NON-COMPETE AGREEMENTS – GUEST BLOG POST. (If you would like to submit a guest post, please contact Thom at the Austin Technology Council)
The Federal Trade Commission (FTC) has published a proposed rule that would prohibit enforcement of virtually all non-compete agreements with only a few, very limited exceptions. The proposed rule would supersede all contrary state laws and has an extremely broad definition of “noncompete clauses” that would be banned – including “de facto” non-compete clauses. As a result, the ban may implicate broadly drafted non-disclosure agreements, customer non-solicitation agreements, or obligations of employees to repay their employers for training costs.
The proposed rule contains a narrow exclusion for non-competes entered in conjunction with the sale of a business. As it stands now, the proposed rule would not apply to a non-compete clause that is entered into:
• By a person who is selling a business entity or otherwise disposing of all of the person’s ownership interest in the business entity; or
• By a person who is selling all or substantially all of a business entity’s operating assets.
However, this exception applies only when the person to be restricted by the non-compete clause is an owner, member, or partner holding at least a 25 percent ownership interest in the entity at the time the person enters into the agreement.
The FTC is currently taking public comments on the proposed rule. The comment period ends on March 10, 2023. Following the comment period, the FTC will probably make some additional modifications to the proposed rule and will eventually end up with a final rule that purports to render almost all noncompetes unenforceable. Any final rule would be effective 180 days after publication.
But I wouldn’t put much stock in the rule getting very far after that.
In addition to governmental review prior to becoming final, the proposed rule will almost certainly be contested via litigation. If a final rule is enacted and it is substantially similar to the proposed rule, it will likely be challenged in court on grounds that the FTC lacks the statutory and/or constitutional authority to make such a rule; and via the “major questions doctrine” which says generally that, courts should not defer to agency statutory interpretations that concern questions of “vast economic or political significance.”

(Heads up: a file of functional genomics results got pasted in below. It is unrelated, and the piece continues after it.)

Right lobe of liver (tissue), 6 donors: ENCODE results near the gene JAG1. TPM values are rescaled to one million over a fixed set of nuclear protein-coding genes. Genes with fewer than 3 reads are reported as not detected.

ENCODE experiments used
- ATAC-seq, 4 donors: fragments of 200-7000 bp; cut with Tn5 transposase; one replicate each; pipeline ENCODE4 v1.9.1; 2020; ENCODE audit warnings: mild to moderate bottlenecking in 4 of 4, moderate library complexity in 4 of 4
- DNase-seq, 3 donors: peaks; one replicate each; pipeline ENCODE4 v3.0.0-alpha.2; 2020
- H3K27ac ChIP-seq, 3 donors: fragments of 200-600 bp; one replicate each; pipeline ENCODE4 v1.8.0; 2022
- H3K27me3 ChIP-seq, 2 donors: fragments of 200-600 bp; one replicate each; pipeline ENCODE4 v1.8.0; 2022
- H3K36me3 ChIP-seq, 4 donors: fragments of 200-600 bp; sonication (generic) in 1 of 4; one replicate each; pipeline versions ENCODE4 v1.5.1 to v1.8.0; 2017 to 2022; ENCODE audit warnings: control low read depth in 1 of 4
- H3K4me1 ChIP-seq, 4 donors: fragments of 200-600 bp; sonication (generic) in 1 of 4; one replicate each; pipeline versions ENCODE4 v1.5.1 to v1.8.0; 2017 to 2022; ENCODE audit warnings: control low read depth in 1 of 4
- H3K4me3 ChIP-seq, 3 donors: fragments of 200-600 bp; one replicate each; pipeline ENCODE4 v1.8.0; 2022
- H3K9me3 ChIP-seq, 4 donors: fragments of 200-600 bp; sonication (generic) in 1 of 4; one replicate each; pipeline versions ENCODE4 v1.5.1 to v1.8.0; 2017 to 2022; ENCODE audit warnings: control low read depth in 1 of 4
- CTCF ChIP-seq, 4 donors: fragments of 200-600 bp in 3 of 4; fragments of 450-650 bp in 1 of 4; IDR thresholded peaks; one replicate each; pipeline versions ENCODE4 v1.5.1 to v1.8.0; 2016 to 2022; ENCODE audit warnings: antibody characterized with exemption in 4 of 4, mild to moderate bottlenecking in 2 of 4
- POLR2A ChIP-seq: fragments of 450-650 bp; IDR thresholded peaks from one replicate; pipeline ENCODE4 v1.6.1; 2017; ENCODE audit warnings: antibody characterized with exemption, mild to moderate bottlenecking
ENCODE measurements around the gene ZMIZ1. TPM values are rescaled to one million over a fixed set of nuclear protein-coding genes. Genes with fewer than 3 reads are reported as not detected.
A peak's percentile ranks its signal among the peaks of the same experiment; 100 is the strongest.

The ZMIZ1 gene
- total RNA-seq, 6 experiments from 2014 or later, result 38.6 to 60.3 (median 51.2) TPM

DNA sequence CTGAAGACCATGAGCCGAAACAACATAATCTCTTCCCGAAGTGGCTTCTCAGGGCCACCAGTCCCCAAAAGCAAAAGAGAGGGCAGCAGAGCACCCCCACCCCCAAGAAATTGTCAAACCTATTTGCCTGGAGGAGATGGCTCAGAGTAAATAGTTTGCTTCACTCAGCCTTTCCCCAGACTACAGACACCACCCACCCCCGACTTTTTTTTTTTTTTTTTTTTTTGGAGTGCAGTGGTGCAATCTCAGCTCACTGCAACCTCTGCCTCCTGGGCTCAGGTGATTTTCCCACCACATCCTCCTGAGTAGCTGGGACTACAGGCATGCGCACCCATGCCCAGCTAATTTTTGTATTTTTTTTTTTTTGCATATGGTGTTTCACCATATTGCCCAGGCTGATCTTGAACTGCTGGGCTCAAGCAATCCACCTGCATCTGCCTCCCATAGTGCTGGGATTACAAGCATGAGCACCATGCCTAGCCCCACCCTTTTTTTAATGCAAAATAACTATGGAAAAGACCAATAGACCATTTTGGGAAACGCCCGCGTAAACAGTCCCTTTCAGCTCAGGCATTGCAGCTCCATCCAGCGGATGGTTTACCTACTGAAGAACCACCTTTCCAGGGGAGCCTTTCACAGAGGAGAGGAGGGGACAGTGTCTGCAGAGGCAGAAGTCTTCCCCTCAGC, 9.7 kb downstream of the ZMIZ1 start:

Based on recent Court of Appeals and US Supreme Court rulings (including SCOTUS “major questions” rulings blocking enforcement of the CDC’s COVID-related eviction moratorium and OSHA’s COVID vaccination and testing rules), those challenges would likely be successful. At the very least, it seems likely that a district court somewhere would issue a nationwide injunction barring FTC from enforcing the rule while the dispute plays out.
Ultimately, any federal prohibition on non-competes will almost certainly have to come in the form of legislation – passed by both the House and Senate. Given the current balance of power in Congress, that seems unlikely.
Companies should routinely review their agreements, including non-competes, to be sure they are in compliance with the current state of the law. For restrictive covenants in Texas, including non-competes and non-solicits, that means: (A) tying them to the protection of a legitimate business interest of the employer, such as trade secrets, specialized training, or customer goodwill; (B) narrowly tailoring the restrictions so that they are no broader than reasonably necessary to protect those legitimate interests; and, (C) including reasonable limits on time, geographic scope, and scope of activities prohibited.
by Patrick Richter
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